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August 29, 2007 / Tony

Lunch at Old Broadway


The Old Broadway is a stalwart downtown Fargo restaurant and bar.  It is probably more well-known for its nightlife (I’ve even done some uncomfortably bad dancing there once.) but it serves surprisingly capable food at lunch time.  The restaurant itself is a mix of dark woods, nostalgic vintage signs, and a beautiful black tin ceiling.  It’s just the tiniest bit disconcerting.  One the one hand, the woods and ceiling harken back to an old-school steakhouse, which offers a good deal of understated grace and dignity.  On the other hand are the faux antique signs that somehow can be found at every neighborhood Applebee’s, Famous Dave’s, and TGI Fridays.  Somehow, those signs just aren’t as comforting as the rest of the decor. 

The food, however, has no identity issues.  It is straightforward American bar food fare.  The Old Broadway offers sandwiches, pastas, salads, and burgers for lunch and in each of those categories, there are no real surprises.  That, by the way, is not necessarily a bad thing; a restaurant, in my mind, should only serve what it can do well.  There is no shame in serving “plain” or “old-fashioned” food as long as it is prepared with care with quality ingredients.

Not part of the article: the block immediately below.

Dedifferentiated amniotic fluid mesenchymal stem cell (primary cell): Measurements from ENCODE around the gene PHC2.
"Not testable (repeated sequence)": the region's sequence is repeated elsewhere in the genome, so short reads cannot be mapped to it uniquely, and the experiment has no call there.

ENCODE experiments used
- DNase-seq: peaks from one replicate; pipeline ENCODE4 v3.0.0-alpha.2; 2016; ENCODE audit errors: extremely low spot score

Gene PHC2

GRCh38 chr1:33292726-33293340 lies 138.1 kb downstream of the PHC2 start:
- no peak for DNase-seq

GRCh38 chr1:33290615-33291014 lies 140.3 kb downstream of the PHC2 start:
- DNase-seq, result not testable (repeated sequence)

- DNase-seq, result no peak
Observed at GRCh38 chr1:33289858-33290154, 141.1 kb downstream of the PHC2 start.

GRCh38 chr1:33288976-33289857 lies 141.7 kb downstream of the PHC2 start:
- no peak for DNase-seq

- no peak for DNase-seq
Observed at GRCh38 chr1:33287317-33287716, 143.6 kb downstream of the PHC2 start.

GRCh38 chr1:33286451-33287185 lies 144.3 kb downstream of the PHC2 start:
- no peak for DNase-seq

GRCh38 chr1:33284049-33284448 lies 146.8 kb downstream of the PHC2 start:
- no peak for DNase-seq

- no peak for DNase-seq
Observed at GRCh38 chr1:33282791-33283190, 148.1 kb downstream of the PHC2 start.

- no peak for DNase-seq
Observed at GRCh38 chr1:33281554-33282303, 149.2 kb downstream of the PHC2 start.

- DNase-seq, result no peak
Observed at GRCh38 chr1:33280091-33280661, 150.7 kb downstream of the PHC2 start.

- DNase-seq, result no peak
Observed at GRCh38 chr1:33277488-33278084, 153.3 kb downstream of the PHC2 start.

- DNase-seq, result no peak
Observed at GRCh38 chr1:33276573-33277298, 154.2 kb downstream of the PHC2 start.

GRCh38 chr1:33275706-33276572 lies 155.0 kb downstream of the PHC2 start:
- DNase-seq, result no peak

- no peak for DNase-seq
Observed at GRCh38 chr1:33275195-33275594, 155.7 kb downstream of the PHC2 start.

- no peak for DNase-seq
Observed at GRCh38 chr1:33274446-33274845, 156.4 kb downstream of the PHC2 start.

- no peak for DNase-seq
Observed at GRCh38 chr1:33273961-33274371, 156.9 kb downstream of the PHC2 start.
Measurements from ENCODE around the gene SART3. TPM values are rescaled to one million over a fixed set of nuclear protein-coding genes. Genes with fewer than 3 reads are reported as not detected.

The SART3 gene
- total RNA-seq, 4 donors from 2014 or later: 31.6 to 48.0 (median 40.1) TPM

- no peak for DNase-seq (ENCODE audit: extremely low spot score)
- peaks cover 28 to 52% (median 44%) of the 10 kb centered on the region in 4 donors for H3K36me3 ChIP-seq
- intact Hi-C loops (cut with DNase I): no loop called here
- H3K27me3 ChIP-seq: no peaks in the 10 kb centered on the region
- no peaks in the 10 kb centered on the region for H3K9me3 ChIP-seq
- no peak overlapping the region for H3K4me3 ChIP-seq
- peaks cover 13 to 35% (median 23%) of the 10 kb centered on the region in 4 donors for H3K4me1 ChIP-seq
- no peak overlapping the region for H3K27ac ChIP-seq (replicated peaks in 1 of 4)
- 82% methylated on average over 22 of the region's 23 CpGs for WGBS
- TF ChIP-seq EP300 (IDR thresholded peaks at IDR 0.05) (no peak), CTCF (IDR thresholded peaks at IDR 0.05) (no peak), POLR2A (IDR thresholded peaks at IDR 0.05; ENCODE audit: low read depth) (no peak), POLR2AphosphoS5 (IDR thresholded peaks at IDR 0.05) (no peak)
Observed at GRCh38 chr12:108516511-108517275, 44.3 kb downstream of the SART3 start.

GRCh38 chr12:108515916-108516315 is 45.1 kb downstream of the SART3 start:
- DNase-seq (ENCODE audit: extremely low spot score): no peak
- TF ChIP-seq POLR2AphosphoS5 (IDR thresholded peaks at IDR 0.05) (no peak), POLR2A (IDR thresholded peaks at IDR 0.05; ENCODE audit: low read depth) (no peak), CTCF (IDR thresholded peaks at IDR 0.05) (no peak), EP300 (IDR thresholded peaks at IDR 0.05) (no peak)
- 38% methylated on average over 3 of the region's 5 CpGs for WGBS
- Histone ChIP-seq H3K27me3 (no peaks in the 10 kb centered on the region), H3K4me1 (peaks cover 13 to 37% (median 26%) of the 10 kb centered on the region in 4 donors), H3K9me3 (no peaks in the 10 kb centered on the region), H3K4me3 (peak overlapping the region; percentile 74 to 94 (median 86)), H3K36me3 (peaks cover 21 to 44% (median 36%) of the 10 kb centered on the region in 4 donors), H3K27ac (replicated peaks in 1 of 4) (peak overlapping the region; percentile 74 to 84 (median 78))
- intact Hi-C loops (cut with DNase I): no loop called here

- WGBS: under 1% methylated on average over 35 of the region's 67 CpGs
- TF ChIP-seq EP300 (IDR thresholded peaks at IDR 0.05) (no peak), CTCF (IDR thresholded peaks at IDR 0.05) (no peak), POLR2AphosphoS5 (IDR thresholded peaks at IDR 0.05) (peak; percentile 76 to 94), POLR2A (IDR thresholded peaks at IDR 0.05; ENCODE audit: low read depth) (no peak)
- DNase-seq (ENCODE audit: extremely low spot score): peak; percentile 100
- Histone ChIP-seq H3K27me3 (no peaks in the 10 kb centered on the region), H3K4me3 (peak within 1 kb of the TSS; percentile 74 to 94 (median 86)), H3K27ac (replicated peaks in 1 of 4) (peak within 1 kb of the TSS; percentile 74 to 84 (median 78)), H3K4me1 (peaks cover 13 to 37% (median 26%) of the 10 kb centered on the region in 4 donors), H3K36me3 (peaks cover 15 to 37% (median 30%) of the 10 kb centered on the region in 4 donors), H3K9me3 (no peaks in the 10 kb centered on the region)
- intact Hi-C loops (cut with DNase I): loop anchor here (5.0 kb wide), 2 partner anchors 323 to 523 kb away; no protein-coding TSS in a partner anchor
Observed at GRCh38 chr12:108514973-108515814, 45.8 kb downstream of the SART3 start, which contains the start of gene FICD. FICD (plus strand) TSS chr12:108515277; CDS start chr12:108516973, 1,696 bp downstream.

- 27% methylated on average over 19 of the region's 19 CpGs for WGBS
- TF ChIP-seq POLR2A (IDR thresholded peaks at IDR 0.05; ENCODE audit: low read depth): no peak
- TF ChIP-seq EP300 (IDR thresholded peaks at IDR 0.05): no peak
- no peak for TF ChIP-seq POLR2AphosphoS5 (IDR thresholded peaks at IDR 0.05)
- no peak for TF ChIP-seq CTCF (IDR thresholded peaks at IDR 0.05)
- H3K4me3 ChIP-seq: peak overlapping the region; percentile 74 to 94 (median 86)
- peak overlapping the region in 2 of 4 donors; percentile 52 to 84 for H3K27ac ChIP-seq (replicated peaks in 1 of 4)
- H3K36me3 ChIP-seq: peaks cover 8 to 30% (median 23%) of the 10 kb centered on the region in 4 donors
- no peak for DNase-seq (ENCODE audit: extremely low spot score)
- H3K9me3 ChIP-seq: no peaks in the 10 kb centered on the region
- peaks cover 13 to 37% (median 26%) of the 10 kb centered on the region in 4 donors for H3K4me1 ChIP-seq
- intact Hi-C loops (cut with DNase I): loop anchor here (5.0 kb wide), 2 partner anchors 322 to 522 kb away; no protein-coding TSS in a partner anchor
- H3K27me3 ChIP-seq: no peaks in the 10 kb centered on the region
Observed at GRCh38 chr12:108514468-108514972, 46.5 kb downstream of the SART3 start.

In that spirit, I ordered the Rueben sandwich with sweet potato fries.  The Rueben was classically made-corned beef, swiss cheese, sauerkraut, and thousand island dressing on grilled pumpernickel bread.  The sandwich came out piping hot with the cheese literally oozing off the sandwich.  The corned beef was moist, tender, and flavorful while the sauerkraut added its distinctive zing.  My only complaints with the sandwich, and they are minor, are that the bread could have been a hair crisper and the thousand island dressing was not much of a flavor factor.  Perhaps a little more of the dressing or a more robustly flavored dressing would serve the sandwich better. 

The sweet potato fries were just as good.  They were devilishly crispy on the outside with a tender and slightly sweet interior.  It almost seemed that some of the sugars in the sweet potato had caramelized on the outside.  Needless to say, they were delicious and almost worth going back to the Old Broadway just for them.  My only gripe with them is that they came unseasoned to the table.  I shouldn’t have to season things at the table for this reason: food is seasoned better in the kitchen. 

Despite my small misgivings about the Old Broadway, I think it is a fine lunch destination.  I just don’t know if I would trust it for their rather expensive dinner menu. 

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